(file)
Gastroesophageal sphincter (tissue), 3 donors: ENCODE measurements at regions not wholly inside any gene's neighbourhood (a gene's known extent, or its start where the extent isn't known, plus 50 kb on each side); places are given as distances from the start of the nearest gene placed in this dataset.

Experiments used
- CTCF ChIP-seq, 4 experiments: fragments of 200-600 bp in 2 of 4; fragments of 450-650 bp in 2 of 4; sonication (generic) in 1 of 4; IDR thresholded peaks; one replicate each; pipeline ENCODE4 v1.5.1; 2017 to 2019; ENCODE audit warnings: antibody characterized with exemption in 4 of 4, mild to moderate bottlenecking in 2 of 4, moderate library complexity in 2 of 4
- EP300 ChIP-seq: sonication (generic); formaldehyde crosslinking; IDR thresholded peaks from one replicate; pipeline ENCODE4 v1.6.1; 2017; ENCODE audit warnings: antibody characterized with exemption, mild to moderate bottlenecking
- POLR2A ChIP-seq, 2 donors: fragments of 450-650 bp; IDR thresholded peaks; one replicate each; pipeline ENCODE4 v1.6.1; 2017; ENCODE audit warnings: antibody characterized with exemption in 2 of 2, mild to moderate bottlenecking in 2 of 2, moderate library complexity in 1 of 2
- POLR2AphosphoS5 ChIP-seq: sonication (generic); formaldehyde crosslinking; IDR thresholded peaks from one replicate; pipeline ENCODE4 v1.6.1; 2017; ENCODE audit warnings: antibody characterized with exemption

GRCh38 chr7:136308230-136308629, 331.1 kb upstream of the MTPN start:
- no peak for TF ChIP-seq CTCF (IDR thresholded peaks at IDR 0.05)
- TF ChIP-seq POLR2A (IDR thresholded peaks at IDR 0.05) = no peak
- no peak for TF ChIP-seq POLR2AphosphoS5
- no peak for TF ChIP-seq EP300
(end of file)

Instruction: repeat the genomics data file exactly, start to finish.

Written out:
Gastroesophageal sphincter (tissue), 3 donors: ENCODE measurements at regions not wholly inside any gene's neighbourhood (a gene's known extent, or its start where the extent isn't known, plus 50 kb on each side); places are given as distances from the start of the nearest gene placed in this dataset.

Experiments used
- CTCF ChIP-seq, 4 experiments: fragments of 200-600 bp in 2 of 4; fragments of 450-650 bp in 2 of 4; sonication (generic) in 1 of 4; IDR thresholded peaks; one replicate each; pipeline ENCODE4 v1.5.1; 2017 to 2019; ENCODE audit warnings: antibody characterized with exemption in 4 of 4, mild to moderate bottlenecking in 2 of 4, moderate library complexity in 2 of 4
- EP300 ChIP-seq: sonication (generic); formaldehyde crosslinking; IDR thresholded peaks from one replicate; pipeline ENCODE4 v1.6.1; 2017; ENCODE audit warnings: antibody characterized with exemption, mild to moderate bottlenecking
- POLR2A ChIP-seq, 2 donors: fragments of 450-650 bp; IDR thresholded peaks; one replicate each; pipeline ENCODE4 v1.6.1; 2017; ENCODE audit warnings: antibody characterized with exemption in 2 of 2, mild to moderate bottlenecking in 2 of 2, moderate library complexity in 1 of 2
- POLR2AphosphoS5 ChIP-seq: sonication (generic); formaldehyde crosslinking; IDR thresholded peaks from one replicate; pipeline ENCODE4 v1.6.1; 2017; ENCODE audit warnings: antibody characterized with exemption

GRCh38 chr7:136308230-136308629, 331.1 kb upstream of the MTPN start:
- no peak for TF ChIP-seq CTCF (IDR thresholded peaks at IDR 0.05)
- TF ChIP-seq POLR2A (IDR thresholded peaks at IDR 0.05) = no peak
- no peak for TF ChIP-seq POLR2AphosphoS5
- no peak for TF ChIP-seq EP300